Lies, Truth, Truths,The Trespasser,Tanya French,therapy

Lies bury truth. Lies we tell ourselves can be especially hard to escape. This is captured by Tanya French in her remarkable new novel in “The Trespasser“. She is an author at the height of her craft, building characters a reader can care deeply about in all of their human complexity. I adored this book because it is psychologically astute about finding the truth as both difficult and important which is what I do as a therapist working with clients.
I like detectives because they chase after the truth, that is most often, buried in lies just like any truly good therapist. Seeking the truth is a delicate business because we hide from it so easily. The first lies we each tell are to our parents (I remember mine, do you?), then we lie to ourselves. We all tell ourselves stories that take on a life of their own. As a therapist it’s my job to help people see the lies they tell themselves and then discover the more complex truth and how to deal with it.
Truth seeking is a delicate business for both cops & therapists.
I fell in love with Antoinette, the main detective character, because of how self-protective she was. So many women in real life don’t have enough self-protective energy. My initial thought in writing this review was to use it as a vehicle to inspire people about using more imagination about ways to protect themselves even while recognizing that our main character was completely overdoing it. She’s overdosed on it but I had to admire her warrior-woman self image. It reminded me of Sigorney Weaver in the 70’s and television’s Annie Oakley in the 60’s. Warrior woman inspired me while growing up in an era generally lacking that kind of respect for women. Both Elizabeth Blackwell and Eleanor Roosevelt inspired me in real life as courageous women being as heroines.
Antoinette is a fighter for truth. She is even able to recognize how she has deceived herself with the stories she tells herself throughout the novel. History shows us that it much easier to perceive ourselves as victims than to recognize how we may also be perpetrators. The truth is nuanced and complicated. We all want to be heroes, we all want to be the good guy. It is looking at our own dark side that is the real stuff of heroes and heroines.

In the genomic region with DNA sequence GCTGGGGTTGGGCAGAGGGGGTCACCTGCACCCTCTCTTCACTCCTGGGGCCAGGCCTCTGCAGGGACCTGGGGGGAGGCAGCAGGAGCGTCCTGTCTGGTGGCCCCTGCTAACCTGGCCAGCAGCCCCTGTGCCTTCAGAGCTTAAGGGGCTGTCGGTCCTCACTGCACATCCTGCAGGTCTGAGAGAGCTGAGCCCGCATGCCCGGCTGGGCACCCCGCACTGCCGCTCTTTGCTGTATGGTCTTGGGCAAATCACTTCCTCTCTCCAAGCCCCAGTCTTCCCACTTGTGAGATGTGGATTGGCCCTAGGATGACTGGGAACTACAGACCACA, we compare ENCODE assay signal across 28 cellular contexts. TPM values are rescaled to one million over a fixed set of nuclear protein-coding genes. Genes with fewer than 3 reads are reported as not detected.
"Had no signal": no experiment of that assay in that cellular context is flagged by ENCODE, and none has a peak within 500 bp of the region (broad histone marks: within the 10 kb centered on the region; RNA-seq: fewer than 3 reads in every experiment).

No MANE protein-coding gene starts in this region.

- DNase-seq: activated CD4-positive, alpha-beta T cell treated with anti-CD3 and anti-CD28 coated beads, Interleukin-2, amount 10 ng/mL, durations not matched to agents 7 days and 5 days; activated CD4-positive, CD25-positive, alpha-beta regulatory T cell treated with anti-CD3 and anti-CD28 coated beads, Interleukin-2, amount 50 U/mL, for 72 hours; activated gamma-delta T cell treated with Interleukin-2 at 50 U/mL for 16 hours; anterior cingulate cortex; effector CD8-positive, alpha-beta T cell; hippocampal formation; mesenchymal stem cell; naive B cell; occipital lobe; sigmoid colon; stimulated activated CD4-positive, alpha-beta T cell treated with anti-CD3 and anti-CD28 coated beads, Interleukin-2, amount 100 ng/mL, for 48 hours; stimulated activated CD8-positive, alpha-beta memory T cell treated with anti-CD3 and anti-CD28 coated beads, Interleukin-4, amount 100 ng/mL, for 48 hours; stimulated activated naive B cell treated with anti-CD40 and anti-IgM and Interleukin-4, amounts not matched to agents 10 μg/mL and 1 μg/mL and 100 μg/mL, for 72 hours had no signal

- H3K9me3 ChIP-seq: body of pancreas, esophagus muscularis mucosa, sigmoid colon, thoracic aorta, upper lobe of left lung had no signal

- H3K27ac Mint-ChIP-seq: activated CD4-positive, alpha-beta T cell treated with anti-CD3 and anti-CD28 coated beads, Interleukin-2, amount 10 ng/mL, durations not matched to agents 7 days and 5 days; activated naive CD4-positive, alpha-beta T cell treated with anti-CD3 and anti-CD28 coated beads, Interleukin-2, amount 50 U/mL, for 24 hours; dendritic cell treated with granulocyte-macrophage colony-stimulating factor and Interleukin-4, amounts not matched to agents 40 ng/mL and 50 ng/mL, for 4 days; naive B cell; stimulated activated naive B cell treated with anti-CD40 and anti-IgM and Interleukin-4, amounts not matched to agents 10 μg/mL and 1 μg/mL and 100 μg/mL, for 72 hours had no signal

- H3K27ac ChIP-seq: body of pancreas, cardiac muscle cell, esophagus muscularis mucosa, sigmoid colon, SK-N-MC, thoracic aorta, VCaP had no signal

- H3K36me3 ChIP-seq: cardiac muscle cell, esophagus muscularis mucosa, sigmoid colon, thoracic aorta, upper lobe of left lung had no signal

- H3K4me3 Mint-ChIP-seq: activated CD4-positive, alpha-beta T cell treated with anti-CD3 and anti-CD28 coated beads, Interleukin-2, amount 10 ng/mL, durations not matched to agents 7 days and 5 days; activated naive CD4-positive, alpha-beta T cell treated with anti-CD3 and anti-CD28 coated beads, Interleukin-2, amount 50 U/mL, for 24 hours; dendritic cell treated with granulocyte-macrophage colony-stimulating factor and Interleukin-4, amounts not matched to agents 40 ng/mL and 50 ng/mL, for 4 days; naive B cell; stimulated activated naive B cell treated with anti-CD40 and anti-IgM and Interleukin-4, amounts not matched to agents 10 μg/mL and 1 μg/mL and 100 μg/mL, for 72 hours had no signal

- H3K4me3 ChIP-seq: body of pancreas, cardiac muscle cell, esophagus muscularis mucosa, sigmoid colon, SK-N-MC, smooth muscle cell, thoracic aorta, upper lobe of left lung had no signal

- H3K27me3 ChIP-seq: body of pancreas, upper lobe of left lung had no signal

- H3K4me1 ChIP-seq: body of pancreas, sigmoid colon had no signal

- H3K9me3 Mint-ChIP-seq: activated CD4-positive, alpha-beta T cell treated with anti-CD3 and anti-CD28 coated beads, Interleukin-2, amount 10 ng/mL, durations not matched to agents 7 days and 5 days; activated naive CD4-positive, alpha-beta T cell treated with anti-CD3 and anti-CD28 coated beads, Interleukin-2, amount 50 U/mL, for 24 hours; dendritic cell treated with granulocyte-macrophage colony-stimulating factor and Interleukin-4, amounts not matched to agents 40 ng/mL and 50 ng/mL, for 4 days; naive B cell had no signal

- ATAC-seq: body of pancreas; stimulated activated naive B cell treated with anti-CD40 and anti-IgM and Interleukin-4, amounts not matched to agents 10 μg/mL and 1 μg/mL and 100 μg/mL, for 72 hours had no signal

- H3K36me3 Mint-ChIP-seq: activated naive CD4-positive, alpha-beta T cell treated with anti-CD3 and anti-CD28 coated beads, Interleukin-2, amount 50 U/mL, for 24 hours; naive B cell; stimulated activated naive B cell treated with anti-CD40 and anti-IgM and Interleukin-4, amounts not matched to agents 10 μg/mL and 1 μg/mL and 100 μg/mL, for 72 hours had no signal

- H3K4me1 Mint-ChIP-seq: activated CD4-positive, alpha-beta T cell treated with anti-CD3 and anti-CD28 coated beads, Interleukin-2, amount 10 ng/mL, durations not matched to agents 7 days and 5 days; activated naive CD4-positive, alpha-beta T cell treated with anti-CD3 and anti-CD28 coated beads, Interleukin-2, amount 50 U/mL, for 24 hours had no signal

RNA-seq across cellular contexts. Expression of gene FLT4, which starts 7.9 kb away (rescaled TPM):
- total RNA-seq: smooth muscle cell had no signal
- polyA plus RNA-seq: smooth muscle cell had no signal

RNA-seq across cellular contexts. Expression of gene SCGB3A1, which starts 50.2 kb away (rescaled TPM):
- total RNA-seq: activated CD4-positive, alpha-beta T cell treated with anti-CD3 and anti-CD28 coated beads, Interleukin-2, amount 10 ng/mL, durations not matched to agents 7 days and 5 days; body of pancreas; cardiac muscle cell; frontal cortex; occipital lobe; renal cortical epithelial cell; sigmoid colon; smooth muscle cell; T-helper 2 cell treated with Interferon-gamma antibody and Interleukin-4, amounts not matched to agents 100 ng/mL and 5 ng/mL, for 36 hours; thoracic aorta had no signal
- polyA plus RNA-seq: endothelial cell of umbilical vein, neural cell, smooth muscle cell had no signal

By the end of the book Antoinette is peeling away the layers of the story she had been telling herself. I was doing the same thing she tells herself, getting lost so deep inside the story in my head that I couldn’t see past its walls to the outside world.
It’s the outside world where someone else’s point of view is considered, that the truths they see may be real. We all love to cast blame and write our own stories as being righteous and true, we enjoy living that illusion. These are the factors that make relationships such tricky business. When we get stuck in our own story we may well lose out on an authentic relationship with another. A martyr marries an alcoholic and suffers, the alcoholic goes sober and changes their own life while the martyr continues to treat the sober alcoholic as if nothing has changed, that their own hero role continues to be holding both of their lives together.
We all get stuck in stories. In therapy I challenge my clients stories as a way of getting them focused on the truths of here and now. Like Antoinette in this novel, a good therapist needs to be focused on unraveling the truths that lie under the stories we tell ourselves. The author Elizabeth Strout gives a profound analysis about truth, quoting Franz Kafka “books should take an ax to the frozen sea within us.” The Trespassers does that. In an era of false news and manipulated realities, reading about seeking the truth is more important than ever.

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About the Rhoda Mills Sommer

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